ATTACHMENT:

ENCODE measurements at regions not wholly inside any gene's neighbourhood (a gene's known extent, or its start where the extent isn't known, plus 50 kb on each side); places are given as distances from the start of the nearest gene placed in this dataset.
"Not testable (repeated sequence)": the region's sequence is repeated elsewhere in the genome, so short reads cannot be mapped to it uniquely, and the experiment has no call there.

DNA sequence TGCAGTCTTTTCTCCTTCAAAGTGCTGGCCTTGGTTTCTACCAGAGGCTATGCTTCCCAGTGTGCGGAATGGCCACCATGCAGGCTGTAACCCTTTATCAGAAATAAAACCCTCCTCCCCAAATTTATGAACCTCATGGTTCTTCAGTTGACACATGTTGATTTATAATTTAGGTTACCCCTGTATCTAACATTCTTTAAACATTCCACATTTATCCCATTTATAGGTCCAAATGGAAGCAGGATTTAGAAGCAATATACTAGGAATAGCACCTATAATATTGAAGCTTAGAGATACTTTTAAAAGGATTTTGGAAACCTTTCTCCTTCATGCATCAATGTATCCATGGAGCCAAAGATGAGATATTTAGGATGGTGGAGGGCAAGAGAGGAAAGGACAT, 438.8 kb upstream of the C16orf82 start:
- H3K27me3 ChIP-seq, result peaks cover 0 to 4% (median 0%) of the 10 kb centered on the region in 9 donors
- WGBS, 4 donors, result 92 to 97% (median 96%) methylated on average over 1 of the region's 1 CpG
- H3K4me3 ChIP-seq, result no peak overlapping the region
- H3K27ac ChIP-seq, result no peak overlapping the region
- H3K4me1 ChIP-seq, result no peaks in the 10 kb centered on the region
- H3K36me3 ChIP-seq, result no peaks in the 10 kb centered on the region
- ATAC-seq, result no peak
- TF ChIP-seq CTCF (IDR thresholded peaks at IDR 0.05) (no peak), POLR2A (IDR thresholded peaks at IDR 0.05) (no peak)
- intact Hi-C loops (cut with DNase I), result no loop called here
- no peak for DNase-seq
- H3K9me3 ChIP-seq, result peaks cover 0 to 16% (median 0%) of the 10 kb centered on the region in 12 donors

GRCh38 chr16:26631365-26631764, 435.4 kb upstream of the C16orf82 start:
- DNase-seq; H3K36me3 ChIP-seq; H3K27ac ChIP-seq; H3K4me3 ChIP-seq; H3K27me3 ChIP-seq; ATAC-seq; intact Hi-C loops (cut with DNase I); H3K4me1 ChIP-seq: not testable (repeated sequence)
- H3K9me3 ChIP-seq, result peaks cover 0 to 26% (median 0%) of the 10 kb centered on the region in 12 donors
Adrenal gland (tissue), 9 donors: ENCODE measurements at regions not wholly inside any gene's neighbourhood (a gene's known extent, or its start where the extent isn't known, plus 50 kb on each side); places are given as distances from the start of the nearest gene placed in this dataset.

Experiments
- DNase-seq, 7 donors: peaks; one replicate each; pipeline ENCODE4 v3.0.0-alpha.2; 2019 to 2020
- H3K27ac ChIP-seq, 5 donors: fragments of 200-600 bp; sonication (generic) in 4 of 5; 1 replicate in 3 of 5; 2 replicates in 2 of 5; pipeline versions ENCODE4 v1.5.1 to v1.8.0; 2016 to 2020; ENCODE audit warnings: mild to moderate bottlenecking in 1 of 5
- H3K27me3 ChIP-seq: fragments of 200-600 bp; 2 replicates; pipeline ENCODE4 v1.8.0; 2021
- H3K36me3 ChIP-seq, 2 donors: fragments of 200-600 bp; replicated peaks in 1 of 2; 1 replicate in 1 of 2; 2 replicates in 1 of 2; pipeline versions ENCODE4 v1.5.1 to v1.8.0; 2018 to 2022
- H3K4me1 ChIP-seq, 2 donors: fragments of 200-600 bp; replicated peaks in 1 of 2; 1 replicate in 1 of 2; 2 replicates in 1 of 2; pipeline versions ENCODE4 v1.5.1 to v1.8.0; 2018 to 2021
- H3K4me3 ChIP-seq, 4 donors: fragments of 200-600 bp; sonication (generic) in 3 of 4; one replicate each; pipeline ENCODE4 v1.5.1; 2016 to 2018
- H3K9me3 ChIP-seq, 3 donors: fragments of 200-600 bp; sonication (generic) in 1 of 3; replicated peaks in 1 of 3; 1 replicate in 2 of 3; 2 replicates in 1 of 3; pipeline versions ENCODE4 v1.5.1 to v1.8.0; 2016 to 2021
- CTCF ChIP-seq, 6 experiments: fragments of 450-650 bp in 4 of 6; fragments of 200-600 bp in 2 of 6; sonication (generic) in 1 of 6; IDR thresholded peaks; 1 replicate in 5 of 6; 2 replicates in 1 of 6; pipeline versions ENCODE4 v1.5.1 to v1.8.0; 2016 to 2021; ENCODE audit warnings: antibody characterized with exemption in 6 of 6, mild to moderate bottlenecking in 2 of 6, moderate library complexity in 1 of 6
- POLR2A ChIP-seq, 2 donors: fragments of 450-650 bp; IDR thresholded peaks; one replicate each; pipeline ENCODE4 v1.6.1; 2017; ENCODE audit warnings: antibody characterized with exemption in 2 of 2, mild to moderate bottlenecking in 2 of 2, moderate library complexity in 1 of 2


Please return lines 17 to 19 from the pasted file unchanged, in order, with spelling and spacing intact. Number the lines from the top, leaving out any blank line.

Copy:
- H3K9me3 ChIP-seq, result peaks cover 0 to 26% (median 0%) of the 10 kb centered on the region in 12 donors
Adrenal gland (tissue), 9 donors: ENCODE measurements at regions not wholly inside any gene's neighbourhood (a gene's known extent, or its start where the extent isn't known, plus 50 kb on each side); places are given as distances from the start of the nearest gene placed in this dataset.

Experiments